An additional benefit of the design is lower construction costs. Since the reinforced concrete towers of extradosed cable-stayed bridges are nearly one-third lower than those of traditional cable-stayed bridges, crossbeams are not necessary in the structure and no anchorage for stay cables has to be included in the towers. The low height of the towers also reduces the installation cost of stay cables and allows them to be easily maintained or replaced as needed. The shorter towers also provide clear flight paths for the Tweed-New Haven Airport.

Shining a Pearl

Aesthetics were a major consideration in the design of the new Pearl Harbor Memorial Bridge. Although commonly referred to as the Q-Bridge, it was originally built, and remains, as a memorial to the losses suffered in the attack that spurred U.S. entry into World War II. The design, therefore, was intended to be sophisticated and significant. The bridge also serves as a gateway structure to the city of New Haven, and a visually distinctive structure will take its place as one of the country’s signature bridges. The final design is the result of a collaborative effort of a committee formed by CTDOT that also includes the FHWA and URS as well as members of the Connecticut division of the American Institute of Architects and representatives of the city of New Haven.

The new bridge will feature elliptically shaped towers rising approximately 75 ft above the bridge deck. With five lanes each of north- and southbound traffic carried on separate structures, there will be a total of eight towers—four in each direction. The cables of the bridge have been designed to enter cleanly into the towers and will be arranged parallel to each other.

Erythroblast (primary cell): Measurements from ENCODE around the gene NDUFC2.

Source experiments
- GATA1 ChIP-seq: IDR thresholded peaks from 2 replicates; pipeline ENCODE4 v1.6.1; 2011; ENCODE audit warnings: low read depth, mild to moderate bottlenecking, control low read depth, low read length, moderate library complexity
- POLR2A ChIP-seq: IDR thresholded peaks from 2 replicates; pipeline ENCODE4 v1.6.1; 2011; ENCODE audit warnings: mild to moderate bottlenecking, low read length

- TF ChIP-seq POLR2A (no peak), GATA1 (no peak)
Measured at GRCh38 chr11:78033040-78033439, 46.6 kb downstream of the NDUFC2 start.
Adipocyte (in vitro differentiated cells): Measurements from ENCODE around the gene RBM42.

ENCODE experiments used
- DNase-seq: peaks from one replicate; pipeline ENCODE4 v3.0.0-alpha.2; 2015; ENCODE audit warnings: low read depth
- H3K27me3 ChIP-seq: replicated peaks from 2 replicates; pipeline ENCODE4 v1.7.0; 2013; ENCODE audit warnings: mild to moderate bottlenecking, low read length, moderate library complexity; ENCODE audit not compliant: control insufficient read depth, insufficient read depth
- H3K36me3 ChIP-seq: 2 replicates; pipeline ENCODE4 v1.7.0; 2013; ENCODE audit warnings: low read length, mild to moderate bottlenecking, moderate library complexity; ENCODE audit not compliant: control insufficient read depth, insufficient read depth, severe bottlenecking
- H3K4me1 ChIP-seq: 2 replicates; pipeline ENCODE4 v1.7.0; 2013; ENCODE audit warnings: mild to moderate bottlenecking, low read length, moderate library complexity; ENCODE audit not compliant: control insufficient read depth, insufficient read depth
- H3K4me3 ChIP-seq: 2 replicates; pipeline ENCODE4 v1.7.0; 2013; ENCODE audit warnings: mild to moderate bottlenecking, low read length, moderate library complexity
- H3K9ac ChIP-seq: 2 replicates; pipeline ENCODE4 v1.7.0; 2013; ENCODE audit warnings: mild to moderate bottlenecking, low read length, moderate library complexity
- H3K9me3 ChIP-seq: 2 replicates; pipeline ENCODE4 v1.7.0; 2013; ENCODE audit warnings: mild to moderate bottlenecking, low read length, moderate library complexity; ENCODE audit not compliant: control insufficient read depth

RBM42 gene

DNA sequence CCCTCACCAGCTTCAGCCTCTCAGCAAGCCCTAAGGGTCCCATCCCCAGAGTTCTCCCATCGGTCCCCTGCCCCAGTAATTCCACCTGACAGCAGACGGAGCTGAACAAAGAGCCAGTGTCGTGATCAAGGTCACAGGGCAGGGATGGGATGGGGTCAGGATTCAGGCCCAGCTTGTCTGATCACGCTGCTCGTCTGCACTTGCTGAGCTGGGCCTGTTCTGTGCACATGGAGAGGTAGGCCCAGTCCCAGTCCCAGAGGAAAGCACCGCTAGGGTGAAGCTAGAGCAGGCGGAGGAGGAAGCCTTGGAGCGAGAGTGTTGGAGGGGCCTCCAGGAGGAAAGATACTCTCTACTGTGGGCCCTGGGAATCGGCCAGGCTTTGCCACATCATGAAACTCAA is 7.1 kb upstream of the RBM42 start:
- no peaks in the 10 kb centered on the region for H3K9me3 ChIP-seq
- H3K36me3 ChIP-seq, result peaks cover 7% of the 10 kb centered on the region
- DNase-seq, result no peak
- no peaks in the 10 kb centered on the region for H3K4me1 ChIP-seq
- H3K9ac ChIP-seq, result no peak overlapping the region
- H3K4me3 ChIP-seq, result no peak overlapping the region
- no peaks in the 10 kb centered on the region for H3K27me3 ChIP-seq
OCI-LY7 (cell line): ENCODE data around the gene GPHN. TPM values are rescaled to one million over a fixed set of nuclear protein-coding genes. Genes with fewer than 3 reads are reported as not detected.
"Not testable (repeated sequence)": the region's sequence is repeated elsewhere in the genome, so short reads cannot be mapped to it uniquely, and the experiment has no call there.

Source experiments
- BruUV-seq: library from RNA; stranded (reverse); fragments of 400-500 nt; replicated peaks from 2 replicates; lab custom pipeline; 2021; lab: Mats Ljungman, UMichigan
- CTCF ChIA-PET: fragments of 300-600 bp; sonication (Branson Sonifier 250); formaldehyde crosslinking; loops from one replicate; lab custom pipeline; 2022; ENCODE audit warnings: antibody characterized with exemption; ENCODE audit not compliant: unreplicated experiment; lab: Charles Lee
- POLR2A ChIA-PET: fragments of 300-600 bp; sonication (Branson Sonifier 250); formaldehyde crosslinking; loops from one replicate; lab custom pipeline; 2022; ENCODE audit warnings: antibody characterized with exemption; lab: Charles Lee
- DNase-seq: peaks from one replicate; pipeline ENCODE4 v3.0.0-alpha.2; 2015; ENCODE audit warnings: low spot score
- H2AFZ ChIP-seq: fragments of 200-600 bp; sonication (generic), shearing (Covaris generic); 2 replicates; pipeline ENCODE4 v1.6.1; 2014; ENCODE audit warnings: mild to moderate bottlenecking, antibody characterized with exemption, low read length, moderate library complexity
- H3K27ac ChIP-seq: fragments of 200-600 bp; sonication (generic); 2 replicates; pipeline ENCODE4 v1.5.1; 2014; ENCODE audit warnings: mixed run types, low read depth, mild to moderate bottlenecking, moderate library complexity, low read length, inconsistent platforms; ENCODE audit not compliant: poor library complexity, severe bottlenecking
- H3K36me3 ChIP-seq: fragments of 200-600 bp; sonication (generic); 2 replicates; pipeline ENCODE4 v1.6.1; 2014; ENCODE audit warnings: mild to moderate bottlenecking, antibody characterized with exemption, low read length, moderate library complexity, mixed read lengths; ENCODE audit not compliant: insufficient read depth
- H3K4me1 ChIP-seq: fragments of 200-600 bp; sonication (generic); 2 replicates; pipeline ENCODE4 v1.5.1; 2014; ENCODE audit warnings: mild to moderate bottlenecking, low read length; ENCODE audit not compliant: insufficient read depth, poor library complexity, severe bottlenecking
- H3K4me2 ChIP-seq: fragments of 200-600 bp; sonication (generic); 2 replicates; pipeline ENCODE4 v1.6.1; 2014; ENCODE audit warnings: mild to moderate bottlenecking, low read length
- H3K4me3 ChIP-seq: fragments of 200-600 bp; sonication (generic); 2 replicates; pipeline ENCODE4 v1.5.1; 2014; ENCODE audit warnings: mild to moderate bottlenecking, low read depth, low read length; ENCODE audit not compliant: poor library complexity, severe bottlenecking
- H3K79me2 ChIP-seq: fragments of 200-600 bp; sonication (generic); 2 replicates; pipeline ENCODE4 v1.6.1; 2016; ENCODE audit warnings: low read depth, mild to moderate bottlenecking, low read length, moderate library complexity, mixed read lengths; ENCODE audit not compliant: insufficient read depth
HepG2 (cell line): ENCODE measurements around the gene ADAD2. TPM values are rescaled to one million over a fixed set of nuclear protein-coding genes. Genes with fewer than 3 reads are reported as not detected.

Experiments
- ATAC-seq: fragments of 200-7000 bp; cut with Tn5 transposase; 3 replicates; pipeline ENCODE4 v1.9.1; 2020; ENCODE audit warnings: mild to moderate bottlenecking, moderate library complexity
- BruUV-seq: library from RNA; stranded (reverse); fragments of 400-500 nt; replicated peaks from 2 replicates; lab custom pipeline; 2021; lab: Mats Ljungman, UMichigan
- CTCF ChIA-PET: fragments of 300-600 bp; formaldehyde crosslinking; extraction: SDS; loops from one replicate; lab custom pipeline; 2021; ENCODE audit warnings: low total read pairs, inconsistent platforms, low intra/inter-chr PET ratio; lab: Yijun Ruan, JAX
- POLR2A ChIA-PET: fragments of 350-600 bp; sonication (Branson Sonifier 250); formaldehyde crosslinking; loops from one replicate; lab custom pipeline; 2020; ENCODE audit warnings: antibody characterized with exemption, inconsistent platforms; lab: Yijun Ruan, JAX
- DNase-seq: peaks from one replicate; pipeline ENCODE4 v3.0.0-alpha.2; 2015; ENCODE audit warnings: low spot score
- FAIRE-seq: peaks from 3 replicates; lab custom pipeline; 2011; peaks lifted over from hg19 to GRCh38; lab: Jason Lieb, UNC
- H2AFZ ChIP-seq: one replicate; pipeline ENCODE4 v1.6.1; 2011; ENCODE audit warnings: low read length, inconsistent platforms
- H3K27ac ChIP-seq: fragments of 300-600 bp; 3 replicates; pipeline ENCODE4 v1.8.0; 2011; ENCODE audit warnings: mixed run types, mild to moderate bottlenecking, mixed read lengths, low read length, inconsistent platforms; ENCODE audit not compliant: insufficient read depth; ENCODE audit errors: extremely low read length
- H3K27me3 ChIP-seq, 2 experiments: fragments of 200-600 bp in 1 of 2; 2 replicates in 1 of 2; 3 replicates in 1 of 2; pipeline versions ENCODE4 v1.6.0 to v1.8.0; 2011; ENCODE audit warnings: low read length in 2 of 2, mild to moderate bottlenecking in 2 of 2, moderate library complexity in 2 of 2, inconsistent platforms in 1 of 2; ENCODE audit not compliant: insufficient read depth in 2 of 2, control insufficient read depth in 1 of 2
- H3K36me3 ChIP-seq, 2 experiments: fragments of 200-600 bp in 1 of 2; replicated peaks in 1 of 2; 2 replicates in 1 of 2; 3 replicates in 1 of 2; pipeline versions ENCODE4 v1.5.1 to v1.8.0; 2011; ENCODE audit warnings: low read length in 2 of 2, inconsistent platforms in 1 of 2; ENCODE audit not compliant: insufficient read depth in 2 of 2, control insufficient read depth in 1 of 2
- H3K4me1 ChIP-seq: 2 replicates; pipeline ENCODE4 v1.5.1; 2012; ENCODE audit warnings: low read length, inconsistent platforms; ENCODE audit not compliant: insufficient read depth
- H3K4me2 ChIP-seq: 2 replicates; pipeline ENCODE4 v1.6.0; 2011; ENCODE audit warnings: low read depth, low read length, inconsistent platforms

Approach pylons will visually mark the beginning of the main span from the approach spans. The main span piers on the west side of the bridge also will contain a cantilevered walkway that will be incorporated into the city’s waterfront trail system. Both steel and concrete superstructure alternatives are being designed for the bridge.

The illumination of the bridge will be an important part of its aesthetics. For the main tower, a total of 16 fixtures will be mounted on the exterior of the parapets, and an additional eight will be located at the tower bases. The 24 fixtures will illuminate the outside faces of the main towers.

The lighting of the span depends on whether the bridge will be constructed of concrete or steel. Reflective material, rather than lighting fixtures, will be used on deck wall surfaces if concrete is used. If the bridge is constructed of steel, it will be lit by a glowing surface mounted on diffused frosted glass industrial fixtures.

Sixteen fixtures on the outside of the parapets, along with eight at the pylon bases, will be used to illuminate the outside of the pylon faces, and 11 metal halide lamps will light each of the six cable blocks. For security, 16 metal halide pier lighting fixtures will be used below the bridge deck to illuminate the lower portion of the piers and bases.

It’s all staged